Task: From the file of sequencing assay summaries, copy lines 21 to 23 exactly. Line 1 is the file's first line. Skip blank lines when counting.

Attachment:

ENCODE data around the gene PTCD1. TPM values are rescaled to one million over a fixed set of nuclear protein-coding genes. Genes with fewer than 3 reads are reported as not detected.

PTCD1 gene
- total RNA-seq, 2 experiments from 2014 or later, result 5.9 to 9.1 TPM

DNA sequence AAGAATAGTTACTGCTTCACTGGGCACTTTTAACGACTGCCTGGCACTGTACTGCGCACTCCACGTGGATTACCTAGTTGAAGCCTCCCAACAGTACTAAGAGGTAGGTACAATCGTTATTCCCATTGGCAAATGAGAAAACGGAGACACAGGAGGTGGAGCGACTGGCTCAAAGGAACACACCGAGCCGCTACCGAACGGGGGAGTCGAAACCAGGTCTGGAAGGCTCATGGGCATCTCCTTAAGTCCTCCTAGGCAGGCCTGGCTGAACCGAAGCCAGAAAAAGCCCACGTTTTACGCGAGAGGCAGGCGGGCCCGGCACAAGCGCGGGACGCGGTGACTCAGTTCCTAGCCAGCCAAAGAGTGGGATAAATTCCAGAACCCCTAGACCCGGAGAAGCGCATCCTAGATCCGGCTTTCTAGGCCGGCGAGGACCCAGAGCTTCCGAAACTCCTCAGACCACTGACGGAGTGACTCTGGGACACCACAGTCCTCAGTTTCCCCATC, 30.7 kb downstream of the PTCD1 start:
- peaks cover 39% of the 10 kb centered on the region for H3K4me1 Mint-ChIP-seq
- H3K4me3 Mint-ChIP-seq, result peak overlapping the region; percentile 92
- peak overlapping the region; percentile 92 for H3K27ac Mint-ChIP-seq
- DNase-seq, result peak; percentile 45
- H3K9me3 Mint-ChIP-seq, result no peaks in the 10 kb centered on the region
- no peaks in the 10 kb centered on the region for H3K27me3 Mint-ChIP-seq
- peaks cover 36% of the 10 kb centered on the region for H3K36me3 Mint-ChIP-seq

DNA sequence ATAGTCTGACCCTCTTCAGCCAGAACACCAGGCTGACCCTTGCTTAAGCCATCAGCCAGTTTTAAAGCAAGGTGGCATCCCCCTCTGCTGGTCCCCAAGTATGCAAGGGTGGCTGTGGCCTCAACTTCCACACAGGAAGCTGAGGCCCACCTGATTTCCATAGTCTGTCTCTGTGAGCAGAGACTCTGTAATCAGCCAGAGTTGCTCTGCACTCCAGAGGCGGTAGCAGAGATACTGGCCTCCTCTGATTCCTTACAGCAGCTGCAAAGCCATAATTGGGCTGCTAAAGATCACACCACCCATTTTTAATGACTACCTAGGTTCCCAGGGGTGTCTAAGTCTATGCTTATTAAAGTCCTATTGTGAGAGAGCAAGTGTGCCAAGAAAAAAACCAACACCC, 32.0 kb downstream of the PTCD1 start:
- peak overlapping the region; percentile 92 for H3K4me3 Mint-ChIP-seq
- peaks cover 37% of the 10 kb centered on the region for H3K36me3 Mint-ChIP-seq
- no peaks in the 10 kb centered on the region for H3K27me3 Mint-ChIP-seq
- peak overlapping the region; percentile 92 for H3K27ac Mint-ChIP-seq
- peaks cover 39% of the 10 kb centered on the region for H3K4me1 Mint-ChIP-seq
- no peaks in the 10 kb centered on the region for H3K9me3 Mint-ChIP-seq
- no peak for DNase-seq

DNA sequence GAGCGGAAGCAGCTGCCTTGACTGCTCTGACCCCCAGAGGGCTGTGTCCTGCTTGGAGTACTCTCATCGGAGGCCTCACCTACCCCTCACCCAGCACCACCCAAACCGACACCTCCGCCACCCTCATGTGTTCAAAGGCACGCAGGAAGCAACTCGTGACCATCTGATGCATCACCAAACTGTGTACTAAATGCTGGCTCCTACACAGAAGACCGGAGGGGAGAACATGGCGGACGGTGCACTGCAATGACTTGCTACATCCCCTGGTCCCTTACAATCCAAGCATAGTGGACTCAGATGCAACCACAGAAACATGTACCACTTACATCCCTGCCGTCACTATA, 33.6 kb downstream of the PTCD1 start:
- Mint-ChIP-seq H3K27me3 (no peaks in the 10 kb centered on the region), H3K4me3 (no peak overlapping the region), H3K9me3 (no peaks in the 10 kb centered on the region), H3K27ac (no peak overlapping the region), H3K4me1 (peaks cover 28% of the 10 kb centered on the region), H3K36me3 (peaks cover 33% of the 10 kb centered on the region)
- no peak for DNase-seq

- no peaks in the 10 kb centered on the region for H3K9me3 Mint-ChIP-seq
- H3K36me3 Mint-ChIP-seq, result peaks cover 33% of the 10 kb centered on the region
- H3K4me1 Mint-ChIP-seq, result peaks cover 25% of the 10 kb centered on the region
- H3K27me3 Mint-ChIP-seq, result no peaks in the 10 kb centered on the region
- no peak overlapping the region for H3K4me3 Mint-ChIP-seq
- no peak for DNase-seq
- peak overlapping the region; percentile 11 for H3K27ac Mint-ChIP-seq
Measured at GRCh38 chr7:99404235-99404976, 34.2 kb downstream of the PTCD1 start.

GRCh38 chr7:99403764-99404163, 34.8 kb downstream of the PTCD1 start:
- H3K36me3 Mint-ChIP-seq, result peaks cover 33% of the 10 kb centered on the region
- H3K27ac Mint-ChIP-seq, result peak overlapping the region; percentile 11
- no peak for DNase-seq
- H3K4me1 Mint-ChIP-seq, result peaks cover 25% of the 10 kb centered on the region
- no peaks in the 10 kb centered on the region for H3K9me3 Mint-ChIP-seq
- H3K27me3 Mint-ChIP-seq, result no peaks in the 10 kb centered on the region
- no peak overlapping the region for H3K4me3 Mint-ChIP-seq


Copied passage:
- Mint-ChIP-seq H3K27me3 (no peaks in the 10 kb centered on the region), H3K4me3 (no peak overlapping the region), H3K9me3 (no peaks in the 10 kb centered on the region), H3K27ac (no peak overlapping the region), H3K4me1 (peaks cover 28% of the 10 kb centered on the region), H3K36me3 (peaks cover 33% of the 10 kb centered on the region)
- no peak for DNase-seq

- no peaks in the 10 kb centered on the region for H3K9me3 Mint-ChIP-seq